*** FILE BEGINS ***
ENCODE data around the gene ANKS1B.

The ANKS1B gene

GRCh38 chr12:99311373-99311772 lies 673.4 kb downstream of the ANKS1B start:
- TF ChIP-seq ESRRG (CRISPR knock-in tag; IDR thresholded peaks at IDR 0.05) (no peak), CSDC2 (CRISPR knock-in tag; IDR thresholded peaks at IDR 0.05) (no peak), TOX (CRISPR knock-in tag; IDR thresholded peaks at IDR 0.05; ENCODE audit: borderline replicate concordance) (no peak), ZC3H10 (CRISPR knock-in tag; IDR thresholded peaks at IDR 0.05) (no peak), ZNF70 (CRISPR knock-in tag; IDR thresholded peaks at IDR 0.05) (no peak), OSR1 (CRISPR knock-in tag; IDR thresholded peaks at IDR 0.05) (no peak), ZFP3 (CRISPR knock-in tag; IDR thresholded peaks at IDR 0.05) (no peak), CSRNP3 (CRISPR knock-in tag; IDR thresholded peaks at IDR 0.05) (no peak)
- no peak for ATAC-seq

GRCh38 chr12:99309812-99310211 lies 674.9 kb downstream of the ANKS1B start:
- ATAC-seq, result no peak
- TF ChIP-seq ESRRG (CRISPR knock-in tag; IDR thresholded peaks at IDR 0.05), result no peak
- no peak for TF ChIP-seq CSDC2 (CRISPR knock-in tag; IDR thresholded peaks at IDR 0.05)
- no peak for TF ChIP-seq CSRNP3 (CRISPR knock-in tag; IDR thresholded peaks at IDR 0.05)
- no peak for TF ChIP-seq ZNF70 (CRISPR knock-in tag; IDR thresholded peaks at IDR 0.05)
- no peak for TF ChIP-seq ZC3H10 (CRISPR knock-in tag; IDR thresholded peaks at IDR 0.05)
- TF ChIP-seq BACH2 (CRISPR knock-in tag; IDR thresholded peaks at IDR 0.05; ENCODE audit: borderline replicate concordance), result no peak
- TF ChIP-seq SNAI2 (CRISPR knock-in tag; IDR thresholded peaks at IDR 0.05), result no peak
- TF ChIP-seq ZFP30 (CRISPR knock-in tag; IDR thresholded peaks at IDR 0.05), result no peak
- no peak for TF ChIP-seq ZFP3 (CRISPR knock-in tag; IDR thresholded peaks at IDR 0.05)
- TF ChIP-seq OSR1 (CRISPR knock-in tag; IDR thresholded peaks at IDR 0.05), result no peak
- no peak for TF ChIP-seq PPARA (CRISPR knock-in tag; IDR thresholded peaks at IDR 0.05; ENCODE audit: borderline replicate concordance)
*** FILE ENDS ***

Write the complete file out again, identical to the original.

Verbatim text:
ENCODE data around the gene ANKS1B.

The ANKS1B gene

GRCh38 chr12:99311373-99311772 lies 673.4 kb downstream of the ANKS1B start:
- TF ChIP-seq ESRRG (CRISPR knock-in tag; IDR thresholded peaks at IDR 0.05) (no peak), CSDC2 (CRISPR knock-in tag; IDR thresholded peaks at IDR 0.05) (no peak), TOX (CRISPR knock-in tag; IDR thresholded peaks at IDR 0.05; ENCODE audit: borderline replicate concordance) (no peak), ZC3H10 (CRISPR knock-in tag; IDR thresholded peaks at IDR 0.05) (no peak), ZNF70 (CRISPR knock-in tag; IDR thresholded peaks at IDR 0.05) (no peak), OSR1 (CRISPR knock-in tag; IDR thresholded peaks at IDR 0.05) (no peak), ZFP3 (CRISPR knock-in tag; IDR thresholded peaks at IDR 0.05) (no peak), CSRNP3 (CRISPR knock-in tag; IDR thresholded peaks at IDR 0.05) (no peak)
- no peak for ATAC-seq

GRCh38 chr12:99309812-99310211 lies 674.9 kb downstream of the ANKS1B start:
- ATAC-seq, result no peak
- TF ChIP-seq ESRRG (CRISPR knock-in tag; IDR thresholded peaks at IDR 0.05), result no peak
- no peak for TF ChIP-seq CSDC2 (CRISPR knock-in tag; IDR thresholded peaks at IDR 0.05)
- no peak for TF ChIP-seq CSRNP3 (CRISPR knock-in tag; IDR thresholded peaks at IDR 0.05)
- no peak for TF ChIP-seq ZNF70 (CRISPR knock-in tag; IDR thresholded peaks at IDR 0.05)
- no peak for TF ChIP-seq ZC3H10 (CRISPR knock-in tag; IDR thresholded peaks at IDR 0.05)
- TF ChIP-seq BACH2 (CRISPR knock-in tag; IDR thresholded peaks at IDR 0.05; ENCODE audit: borderline replicate concordance), result no peak
- TF ChIP-seq SNAI2 (CRISPR knock-in tag; IDR thresholded peaks at IDR 0.05), result no peak
- TF ChIP-seq ZFP30 (CRISPR knock-in tag; IDR thresholded peaks at IDR 0.05), result no peak
- no peak for TF ChIP-seq ZFP3 (CRISPR knock-in tag; IDR thresholded peaks at IDR 0.05)
- TF ChIP-seq OSR1 (CRISPR knock-in tag; IDR thresholded peaks at IDR 0.05), result no peak
- no peak for TF ChIP-seq PPARA (CRISPR knock-in tag; IDR thresholded peaks at IDR 0.05; ENCODE audit: borderline replicate concordance)